National protests are taking place throughout Brazil to mark 100 days since former Brazilian President Luiz Inacio Lula da Silva has been imprisoned at the federal police headquarters in Curitiba, Parana.
“Over the past 100 days Lula has been a political prisoner,” the Workers' Party (PT) noted in an official press release. “This situation is being denounced by artists, intellectuals, lawyers and leaders from around the world.”
The progressive political party, which was co-founded by Lula, launched a web page containing statements from each of the people camped near the federal police station as part of the ongoing Free Lula Vigil, which has been operating since April 8, one day after Lula was detained.
Demonstrators plan to link their demand to free Lula, and allow him to run as a presidential candidate in the October general elections to centenary birthday celebrations taking place on Wednesday for former political prisoner and South African president Nelson Mandela.
Meanwhile, the presidents of Venezuela, El Salvador and Bolivia, all in attendance at the 24th Sao Paulo Forum, in Cuba, have expressed their solidarity with Lula.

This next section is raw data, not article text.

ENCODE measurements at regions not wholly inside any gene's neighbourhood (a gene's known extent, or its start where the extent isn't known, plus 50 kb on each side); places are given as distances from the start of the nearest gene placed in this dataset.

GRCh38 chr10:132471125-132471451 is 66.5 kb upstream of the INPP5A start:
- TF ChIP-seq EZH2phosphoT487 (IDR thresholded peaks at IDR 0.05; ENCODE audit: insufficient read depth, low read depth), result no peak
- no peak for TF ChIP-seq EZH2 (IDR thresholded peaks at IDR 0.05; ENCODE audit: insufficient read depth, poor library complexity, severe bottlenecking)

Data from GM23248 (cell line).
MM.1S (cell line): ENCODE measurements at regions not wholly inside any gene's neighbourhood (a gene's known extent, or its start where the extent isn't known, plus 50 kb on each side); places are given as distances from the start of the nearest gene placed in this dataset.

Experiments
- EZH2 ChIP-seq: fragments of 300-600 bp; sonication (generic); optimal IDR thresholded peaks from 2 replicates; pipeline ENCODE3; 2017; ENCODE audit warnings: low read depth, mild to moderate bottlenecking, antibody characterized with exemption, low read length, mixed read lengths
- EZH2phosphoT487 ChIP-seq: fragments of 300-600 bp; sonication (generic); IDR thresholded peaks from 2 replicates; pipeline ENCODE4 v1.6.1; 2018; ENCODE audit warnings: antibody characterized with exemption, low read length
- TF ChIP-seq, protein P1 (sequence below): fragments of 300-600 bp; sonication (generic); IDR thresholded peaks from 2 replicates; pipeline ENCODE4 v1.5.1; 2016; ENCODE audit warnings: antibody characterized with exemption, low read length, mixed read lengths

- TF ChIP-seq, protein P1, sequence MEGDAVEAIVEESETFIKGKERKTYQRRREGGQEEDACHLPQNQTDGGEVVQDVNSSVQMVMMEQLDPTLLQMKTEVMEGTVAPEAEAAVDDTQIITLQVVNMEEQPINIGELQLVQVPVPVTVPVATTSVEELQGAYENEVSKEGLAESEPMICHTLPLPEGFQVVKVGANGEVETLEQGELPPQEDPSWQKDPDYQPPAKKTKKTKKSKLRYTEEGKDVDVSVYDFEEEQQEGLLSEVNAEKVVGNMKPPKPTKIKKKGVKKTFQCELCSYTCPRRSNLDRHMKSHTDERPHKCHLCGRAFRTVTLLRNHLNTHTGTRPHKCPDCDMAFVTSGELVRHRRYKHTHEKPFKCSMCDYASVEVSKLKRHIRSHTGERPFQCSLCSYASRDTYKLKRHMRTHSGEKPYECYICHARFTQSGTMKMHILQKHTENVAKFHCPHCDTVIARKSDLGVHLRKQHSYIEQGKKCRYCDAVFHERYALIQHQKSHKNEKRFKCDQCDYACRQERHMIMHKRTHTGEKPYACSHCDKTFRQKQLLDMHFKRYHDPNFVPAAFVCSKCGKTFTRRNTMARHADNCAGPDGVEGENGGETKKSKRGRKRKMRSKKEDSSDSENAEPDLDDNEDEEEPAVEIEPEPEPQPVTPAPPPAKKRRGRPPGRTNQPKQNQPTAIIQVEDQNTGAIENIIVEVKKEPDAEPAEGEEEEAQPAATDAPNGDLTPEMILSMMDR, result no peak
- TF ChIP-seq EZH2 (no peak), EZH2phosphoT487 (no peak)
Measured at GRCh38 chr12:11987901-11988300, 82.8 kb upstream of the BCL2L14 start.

“We painfully watch, but not with resignation, Lula's martyrdom, the persecution of of Lula, who's being hidden in a dungeon to impede his political activity,” said Venezuelan President Nicolas Maduro. He noted that Lula's persecutors are aware that if “Lula is freed, he will win the presidential election in Brazil. End of story!”
While Bolivian President Evo Morales lamented, “We miss Fidel, Chavez and Lula!” Cuban President Miguel Diaz Canel insisted that “Lula should be freed.”
Despite his conviction and imprisonment for corruption, events that many legal experts and observers attribute to lawfare and a salacious mainstream media campaign, Lula has topped every 2018 electoral poll conducted by Vox Populi, Ibope, Datafolha, Data Poder 360, Instituto Parana, the National Confederation of Transportation/MDA and Ipsos.
Lula's two terms in office were marked by a slew of social programs, lifting millions of Brazilians out of poverty and removing the country from the United Nations World Hunger Map. He left office with a record approval rating of 83 percent in 2011, according to Datafolha.